Emerging market crises in recent years have been constrained to modest, marginal countries such, but last year saw concern for two heavy-hitters. First, Turkey’s lira fell sharply as a credit-fuelled construction bubble turned to bust, then Argentina’s peso collapsed amid excessive foreign debt and skyrocketing inflation. While it may sound unreasonable, any sensible EM investor will now concentrate efforts on building exposure to these two countries. The question is which one to go for. The scale of the hurt wreaked on both countries last year was tremendous.
The dollar value of Turkish local currency debt dropped 29 percent, while Argentina’s dropped 53 percent. But history teaches that when EM currencies collapse, there are opportunities for vast returns once conditions stabilise. On average, local-currency markets generate triple the average yield in the year following a crisis. On paper, the possible gains on offer are dramatic, specifically contrasted to the skinny yields in core-established markets.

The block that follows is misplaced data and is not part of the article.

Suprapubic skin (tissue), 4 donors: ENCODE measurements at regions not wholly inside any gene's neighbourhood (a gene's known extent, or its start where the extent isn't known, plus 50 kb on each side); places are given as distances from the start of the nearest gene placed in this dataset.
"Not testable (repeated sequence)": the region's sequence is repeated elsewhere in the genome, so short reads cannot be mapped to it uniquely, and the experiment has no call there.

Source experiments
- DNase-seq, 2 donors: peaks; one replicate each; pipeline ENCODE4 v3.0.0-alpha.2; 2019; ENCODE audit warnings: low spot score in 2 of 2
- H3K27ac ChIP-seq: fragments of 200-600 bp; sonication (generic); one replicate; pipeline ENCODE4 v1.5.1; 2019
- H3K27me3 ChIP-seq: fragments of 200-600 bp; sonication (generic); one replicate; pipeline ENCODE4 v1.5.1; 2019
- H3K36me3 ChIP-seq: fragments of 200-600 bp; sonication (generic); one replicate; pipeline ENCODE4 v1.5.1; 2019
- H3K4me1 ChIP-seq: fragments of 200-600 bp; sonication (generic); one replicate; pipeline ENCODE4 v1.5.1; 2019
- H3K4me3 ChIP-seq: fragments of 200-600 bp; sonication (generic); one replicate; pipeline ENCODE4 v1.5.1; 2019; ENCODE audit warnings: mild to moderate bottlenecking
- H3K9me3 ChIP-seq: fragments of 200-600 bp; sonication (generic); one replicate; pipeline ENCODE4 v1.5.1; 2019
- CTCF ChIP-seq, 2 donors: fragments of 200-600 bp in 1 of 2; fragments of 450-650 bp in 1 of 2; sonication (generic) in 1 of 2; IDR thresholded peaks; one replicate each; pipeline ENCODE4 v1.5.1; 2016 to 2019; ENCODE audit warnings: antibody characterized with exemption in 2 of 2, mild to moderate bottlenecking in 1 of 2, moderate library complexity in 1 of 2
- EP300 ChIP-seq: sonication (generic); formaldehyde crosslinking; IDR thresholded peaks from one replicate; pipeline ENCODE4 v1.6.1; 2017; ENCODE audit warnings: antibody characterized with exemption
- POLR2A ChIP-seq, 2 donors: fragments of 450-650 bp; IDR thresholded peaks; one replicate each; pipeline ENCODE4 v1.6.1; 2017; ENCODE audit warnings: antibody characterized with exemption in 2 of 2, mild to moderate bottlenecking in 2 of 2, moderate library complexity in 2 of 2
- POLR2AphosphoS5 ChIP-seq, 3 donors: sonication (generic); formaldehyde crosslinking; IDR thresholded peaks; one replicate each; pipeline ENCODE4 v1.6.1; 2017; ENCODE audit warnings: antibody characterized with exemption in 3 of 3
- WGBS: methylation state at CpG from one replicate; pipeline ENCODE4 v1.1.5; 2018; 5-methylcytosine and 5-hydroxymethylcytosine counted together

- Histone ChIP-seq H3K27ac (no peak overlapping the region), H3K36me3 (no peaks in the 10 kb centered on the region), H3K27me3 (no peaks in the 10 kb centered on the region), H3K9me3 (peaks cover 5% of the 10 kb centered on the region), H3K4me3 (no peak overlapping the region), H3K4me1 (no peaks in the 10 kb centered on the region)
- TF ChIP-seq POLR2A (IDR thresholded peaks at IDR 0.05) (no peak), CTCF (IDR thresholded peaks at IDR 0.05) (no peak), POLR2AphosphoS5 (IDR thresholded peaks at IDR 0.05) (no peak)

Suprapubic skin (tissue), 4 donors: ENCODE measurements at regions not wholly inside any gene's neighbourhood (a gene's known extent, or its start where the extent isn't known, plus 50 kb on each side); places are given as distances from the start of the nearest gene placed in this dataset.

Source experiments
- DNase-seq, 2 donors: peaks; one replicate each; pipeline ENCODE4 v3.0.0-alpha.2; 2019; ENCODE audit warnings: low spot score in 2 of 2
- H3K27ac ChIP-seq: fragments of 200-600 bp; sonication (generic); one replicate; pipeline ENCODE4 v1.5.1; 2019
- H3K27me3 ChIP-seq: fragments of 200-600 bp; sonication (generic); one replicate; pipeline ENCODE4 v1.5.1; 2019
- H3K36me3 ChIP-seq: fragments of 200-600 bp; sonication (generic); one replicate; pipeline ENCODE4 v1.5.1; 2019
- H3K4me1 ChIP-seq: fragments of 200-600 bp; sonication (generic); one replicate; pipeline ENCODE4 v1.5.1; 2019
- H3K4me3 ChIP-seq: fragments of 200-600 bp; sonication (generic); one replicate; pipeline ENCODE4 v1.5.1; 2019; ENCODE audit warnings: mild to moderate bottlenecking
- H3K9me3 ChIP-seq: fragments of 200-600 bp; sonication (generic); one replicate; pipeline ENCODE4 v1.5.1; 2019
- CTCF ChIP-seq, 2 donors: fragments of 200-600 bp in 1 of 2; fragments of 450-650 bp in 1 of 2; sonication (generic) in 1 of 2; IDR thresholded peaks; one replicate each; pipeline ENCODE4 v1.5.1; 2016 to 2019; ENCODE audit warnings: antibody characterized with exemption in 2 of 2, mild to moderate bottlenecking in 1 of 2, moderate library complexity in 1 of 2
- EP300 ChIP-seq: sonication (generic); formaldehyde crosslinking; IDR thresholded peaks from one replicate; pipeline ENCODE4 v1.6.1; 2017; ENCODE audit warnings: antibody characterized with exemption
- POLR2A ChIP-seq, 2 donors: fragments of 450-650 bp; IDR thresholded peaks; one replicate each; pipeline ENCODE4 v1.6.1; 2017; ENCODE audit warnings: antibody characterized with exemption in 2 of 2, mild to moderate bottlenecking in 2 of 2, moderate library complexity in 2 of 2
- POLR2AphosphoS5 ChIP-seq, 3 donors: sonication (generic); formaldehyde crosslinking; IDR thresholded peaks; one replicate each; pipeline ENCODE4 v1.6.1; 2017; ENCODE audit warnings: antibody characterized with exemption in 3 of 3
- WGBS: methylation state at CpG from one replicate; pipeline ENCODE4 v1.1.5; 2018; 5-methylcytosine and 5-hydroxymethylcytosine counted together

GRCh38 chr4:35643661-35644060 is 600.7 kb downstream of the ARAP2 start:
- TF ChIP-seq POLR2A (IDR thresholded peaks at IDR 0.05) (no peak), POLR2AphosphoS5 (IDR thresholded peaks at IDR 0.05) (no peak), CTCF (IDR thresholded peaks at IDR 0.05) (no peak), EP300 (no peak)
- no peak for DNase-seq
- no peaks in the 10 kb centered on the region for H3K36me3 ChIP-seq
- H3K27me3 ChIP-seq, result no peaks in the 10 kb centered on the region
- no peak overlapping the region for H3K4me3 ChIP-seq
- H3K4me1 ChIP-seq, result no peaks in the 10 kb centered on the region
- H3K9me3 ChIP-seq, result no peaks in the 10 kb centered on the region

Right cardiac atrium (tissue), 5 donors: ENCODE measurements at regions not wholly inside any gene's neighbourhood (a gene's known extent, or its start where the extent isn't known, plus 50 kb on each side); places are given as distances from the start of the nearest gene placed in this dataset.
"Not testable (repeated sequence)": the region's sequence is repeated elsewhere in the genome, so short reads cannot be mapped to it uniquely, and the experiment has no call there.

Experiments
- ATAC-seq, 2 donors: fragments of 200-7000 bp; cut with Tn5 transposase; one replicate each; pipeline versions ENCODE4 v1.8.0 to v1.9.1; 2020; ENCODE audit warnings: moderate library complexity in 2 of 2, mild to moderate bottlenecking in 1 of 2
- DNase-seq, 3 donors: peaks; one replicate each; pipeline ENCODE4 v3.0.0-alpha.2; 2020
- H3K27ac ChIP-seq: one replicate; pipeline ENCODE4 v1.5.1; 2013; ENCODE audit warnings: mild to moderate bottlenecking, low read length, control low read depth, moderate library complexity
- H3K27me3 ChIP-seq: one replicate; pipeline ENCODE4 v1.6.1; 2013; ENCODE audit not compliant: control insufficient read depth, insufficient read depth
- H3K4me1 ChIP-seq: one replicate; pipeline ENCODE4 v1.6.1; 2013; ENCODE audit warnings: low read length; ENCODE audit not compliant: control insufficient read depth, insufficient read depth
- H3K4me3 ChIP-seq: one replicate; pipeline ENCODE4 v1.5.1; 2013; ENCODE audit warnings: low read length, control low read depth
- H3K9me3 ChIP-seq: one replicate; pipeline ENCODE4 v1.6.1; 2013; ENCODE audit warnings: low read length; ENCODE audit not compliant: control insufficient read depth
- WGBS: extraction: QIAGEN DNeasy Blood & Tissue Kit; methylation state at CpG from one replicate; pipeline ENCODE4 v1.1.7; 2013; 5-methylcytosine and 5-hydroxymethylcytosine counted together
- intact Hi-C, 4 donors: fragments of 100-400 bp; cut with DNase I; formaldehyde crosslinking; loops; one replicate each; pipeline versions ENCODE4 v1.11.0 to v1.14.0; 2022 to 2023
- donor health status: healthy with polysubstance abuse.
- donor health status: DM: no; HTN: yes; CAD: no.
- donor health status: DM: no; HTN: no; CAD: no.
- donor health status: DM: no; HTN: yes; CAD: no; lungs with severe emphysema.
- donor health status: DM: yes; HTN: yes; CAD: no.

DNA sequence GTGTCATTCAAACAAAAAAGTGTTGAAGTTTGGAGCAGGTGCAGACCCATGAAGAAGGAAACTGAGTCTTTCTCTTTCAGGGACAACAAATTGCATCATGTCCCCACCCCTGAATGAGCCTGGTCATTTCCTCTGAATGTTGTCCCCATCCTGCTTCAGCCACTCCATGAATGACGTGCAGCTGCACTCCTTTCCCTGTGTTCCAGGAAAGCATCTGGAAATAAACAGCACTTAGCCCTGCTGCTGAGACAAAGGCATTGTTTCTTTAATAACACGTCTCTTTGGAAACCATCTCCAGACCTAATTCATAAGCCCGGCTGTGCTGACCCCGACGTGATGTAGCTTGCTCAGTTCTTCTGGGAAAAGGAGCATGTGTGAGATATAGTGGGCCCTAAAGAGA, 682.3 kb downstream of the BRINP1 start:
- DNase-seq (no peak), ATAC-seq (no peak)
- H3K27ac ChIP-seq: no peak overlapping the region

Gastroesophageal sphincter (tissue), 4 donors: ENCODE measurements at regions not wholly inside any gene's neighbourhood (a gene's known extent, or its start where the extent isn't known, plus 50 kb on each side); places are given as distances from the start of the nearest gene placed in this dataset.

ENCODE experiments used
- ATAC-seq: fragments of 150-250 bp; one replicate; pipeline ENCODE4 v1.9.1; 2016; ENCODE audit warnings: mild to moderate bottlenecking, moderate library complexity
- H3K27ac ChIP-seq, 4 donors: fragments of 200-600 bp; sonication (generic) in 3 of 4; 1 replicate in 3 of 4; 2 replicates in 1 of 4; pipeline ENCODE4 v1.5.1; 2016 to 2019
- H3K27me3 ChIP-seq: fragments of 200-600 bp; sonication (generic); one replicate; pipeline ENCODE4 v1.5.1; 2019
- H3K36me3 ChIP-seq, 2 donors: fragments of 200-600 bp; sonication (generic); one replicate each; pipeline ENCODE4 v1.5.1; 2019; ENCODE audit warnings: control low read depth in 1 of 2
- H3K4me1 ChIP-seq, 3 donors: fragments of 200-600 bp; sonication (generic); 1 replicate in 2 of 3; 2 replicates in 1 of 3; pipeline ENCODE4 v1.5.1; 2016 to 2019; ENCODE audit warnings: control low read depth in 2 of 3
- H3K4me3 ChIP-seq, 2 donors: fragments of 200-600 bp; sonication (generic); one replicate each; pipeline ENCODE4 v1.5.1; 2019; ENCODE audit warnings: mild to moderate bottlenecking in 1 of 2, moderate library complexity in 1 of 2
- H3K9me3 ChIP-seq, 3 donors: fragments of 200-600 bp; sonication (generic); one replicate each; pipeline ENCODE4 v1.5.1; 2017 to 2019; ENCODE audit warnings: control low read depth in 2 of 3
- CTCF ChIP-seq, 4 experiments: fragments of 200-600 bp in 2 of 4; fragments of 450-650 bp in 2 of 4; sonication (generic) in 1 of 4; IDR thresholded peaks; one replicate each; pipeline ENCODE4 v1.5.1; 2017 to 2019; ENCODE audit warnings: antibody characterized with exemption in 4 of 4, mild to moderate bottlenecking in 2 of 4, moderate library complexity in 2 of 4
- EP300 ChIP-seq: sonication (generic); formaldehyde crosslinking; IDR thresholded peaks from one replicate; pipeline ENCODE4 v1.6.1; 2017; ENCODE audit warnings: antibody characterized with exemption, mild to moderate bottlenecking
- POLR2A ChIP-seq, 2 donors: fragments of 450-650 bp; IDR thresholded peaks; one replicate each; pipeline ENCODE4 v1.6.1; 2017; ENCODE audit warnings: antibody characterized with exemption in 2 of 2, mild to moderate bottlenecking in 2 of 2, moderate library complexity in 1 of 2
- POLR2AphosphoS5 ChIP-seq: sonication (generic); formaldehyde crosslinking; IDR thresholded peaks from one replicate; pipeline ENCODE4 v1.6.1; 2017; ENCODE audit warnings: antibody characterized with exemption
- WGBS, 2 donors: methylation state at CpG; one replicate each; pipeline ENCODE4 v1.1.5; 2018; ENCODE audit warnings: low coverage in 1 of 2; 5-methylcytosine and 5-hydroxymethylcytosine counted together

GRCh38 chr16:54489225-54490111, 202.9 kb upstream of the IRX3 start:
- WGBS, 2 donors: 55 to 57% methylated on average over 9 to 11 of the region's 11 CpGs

The origins of the countries’ problems vary. In Turkey, banks gorged on foreign credit, injecting a credit bubble that climaxed at an annual increase of 30 percent in credit expansion. The country’s construction sector doubled its proportion of the economy. Argentina also experienced excessive credit growth, but there the headache stemmed from the public sector side. As the cycle peaked last year, Argentina was running a budget shortfall of 6 percent of GDP. The country’s lengthy history of excessive inflation and capital controls has thwarted attempts to borrow in peso at sustainable rates, and the country’s debt burden is overwhelmingly in dollars.